Stock Market Research
The January Barometer: Is It a Market Myth or Valid Predictor?
– Canadian markets were down this past January, but what
does that portend for the rest of the year? Stephen Whiteside,
president of market-analysis firm TheUpTrend.com, has looked
into the historical accuracy of the so-called January Barometer,
and he has discovered that is largely a myth that should
not be followed by Canadian investors.
Barometer is the prevailing theory that, if the stock market
is up (or down) in January, the rest of the year will follow
suit. “This theory is dragged out every year, dusted off,
and thrown out to the public as fact,” says Whiteside. He
continued, “Many people claim that the January Barometer
has a 90%+ track record of accurately forecasting the direction
of the market.”
wanted to know if this was indeed fact, or just another
market myth. Does the January Barometer really work in the
Canadian market? And if it does, are the gains significant
enough that Canadian Investors should pay attention to it
as a market predictor.
To answer these
questions, Whiteside examined the TSE/TSX prices from the
first day of trading in 1980, when the TSE opened @ 1806.08
to the last day of trading in 2002, when the TSX closed
time period the TSE/TSX gained 4763.41 points.
for the January Barometer is very simple: Take the opening
price of the first trading day of January, and the closing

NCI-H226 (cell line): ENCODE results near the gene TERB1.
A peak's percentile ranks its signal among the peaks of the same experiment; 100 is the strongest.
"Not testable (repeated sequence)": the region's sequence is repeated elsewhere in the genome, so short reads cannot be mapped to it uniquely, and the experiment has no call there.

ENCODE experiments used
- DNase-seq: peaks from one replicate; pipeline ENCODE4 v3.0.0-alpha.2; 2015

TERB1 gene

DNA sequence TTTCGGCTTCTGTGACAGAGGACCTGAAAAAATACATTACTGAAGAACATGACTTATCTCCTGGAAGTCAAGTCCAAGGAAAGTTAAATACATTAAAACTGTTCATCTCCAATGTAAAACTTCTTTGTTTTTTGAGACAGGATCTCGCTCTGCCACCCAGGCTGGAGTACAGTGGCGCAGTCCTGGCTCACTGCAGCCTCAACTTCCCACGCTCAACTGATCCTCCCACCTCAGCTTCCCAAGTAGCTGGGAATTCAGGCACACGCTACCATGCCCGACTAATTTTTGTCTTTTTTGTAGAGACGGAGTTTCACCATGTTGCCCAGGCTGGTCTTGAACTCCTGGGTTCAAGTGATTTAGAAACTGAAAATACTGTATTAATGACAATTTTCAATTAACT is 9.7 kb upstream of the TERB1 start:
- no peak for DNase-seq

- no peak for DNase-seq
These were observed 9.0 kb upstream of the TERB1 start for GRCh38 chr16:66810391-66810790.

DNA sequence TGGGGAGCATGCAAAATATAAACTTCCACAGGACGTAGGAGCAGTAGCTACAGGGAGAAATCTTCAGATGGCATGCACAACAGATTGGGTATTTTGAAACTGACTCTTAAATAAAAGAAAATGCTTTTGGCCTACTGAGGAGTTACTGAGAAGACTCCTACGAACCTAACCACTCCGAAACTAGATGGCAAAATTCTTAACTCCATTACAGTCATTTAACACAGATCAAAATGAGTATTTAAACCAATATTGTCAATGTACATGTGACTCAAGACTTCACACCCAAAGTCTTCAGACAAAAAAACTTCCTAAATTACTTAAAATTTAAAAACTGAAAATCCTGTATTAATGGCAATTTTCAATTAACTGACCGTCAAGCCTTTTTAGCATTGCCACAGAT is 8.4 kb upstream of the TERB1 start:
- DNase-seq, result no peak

price of the last trading day of January. If the last day
is higher than the first, then the January Barometer forecasts
that the year should be bullish and you should buy into
the market on the first trading day of February. If, on
the other hand, the last day of trading is lower, then you
should stay out of the market for that year.
So was the
January Barometer able to predict the direction of the Canadian
he found that over the 22-year period from 1980 to 2002,
the January Barometer accurately predicted the direction
of the Canadian market 68% of the time.
“On the surface,
that all sounds great”, said Whiteside. “But does being
able to predict the direction of the market, actually help
the average investor obtain better results?”
If you had
followed the January Barometer each year, and either bought
or stayed out of the market for the rest of the year based
on its guidance, how would you have fared?
For the 15
years where this method worked, you would have been up 5345.98
TSE/TSX points and would have missed losing 2225.65 points
on the years it correctly forecasted that the markets would
have been down.
But what happened
in the 7 years that this method was wrong?
In the years
this method forecast incorrectly that the market would close
the year lower, you would have missed out on gains of 2439.18
In the years
this method forecast that the market would close the year
higher, and it closed lower, you would have lost an additional
line is, by using this method over the 22-year period when
the market by itself gained 4763.41 TSE/TSX points; you
would have only gained 3125.80 TSE/TSX points or 34% less
than if you had used the simple buy-and-hold method.
conclusion: The January Barometer is just another market
myth that should not be used by investors to try to predict
the direction of the Canadian markets.
For more information
on this study visit, click
provides on-line Canadian Investors with daily trend analysis
on over 1,000 Canadian and US stocks, Income Trusts, iShares
and iUnits, as well as all of the major market indexes.
For Long Term investors, we also provide weekly analysis
on over 1200 Canadian Mutual Funds from 30 different fund